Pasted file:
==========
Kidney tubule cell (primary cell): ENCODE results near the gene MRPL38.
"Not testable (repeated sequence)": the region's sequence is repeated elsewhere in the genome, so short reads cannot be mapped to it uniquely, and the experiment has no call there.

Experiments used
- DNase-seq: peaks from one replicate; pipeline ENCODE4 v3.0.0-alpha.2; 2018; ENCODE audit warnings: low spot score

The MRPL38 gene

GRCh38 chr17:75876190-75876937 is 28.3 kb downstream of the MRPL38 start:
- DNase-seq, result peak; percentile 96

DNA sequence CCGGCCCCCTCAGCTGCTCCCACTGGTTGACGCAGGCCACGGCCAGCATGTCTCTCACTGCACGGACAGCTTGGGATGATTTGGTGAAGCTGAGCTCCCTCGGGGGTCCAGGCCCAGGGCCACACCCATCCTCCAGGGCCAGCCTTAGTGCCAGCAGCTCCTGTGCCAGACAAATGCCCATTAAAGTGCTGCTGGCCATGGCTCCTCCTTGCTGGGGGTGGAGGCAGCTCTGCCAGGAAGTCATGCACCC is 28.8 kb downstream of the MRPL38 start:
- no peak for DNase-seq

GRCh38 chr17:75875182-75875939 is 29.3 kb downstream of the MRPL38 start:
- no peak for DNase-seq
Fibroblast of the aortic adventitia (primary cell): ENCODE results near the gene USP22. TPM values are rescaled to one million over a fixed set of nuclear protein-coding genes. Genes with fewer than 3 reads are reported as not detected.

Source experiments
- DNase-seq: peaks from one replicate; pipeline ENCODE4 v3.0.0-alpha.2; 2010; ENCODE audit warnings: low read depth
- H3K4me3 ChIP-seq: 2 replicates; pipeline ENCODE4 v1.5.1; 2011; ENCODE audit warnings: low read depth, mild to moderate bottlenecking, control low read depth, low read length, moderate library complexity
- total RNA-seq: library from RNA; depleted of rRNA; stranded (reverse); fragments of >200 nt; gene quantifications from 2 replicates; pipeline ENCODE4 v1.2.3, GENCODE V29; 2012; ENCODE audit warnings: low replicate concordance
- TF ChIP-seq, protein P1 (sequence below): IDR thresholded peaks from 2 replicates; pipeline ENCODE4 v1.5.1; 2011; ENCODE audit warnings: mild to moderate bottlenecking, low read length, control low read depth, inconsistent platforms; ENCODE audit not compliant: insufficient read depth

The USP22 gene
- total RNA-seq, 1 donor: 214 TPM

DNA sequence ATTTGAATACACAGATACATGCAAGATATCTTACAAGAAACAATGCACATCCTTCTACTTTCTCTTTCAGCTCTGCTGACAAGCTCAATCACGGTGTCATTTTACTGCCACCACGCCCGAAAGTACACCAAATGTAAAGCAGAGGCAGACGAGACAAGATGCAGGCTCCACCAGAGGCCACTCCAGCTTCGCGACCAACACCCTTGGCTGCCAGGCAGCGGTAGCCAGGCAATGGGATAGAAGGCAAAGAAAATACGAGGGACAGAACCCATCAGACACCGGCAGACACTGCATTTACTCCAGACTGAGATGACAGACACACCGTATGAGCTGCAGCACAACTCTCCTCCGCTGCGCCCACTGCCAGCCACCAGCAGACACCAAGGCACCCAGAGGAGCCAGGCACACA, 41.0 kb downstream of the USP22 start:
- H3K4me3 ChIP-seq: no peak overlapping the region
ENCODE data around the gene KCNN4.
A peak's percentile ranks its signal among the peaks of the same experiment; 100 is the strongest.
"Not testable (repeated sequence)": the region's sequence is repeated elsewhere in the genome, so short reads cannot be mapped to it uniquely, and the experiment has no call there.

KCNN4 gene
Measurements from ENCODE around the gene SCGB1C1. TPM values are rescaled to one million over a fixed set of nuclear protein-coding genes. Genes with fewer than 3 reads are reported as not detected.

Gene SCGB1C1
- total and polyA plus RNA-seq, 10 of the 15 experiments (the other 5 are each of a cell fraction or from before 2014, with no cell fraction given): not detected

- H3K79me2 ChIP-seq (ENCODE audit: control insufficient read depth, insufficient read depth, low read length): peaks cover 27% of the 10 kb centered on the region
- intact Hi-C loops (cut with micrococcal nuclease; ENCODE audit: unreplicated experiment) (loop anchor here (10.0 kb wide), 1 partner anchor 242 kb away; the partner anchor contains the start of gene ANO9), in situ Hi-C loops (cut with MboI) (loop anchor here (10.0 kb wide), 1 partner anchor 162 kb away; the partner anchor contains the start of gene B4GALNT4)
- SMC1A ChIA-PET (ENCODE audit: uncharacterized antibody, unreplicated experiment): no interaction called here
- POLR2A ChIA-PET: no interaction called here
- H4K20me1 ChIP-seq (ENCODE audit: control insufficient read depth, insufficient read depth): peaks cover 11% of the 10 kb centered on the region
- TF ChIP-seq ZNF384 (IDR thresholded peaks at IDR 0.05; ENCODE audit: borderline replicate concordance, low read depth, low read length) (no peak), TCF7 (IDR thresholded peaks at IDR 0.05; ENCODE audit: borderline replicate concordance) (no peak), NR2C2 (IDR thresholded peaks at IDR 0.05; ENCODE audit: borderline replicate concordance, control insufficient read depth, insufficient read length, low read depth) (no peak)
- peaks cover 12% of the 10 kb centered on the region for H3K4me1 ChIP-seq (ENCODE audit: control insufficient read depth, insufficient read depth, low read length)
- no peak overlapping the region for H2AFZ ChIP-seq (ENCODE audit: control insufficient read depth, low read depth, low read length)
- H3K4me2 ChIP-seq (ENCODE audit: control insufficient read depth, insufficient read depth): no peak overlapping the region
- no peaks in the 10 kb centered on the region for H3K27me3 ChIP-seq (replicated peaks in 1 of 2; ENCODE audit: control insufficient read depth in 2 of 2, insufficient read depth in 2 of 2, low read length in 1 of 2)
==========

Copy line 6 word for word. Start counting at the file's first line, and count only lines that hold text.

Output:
GRCh38 chr17:75876190-75876937 is 28.3 kb downstream of the MRPL38 start: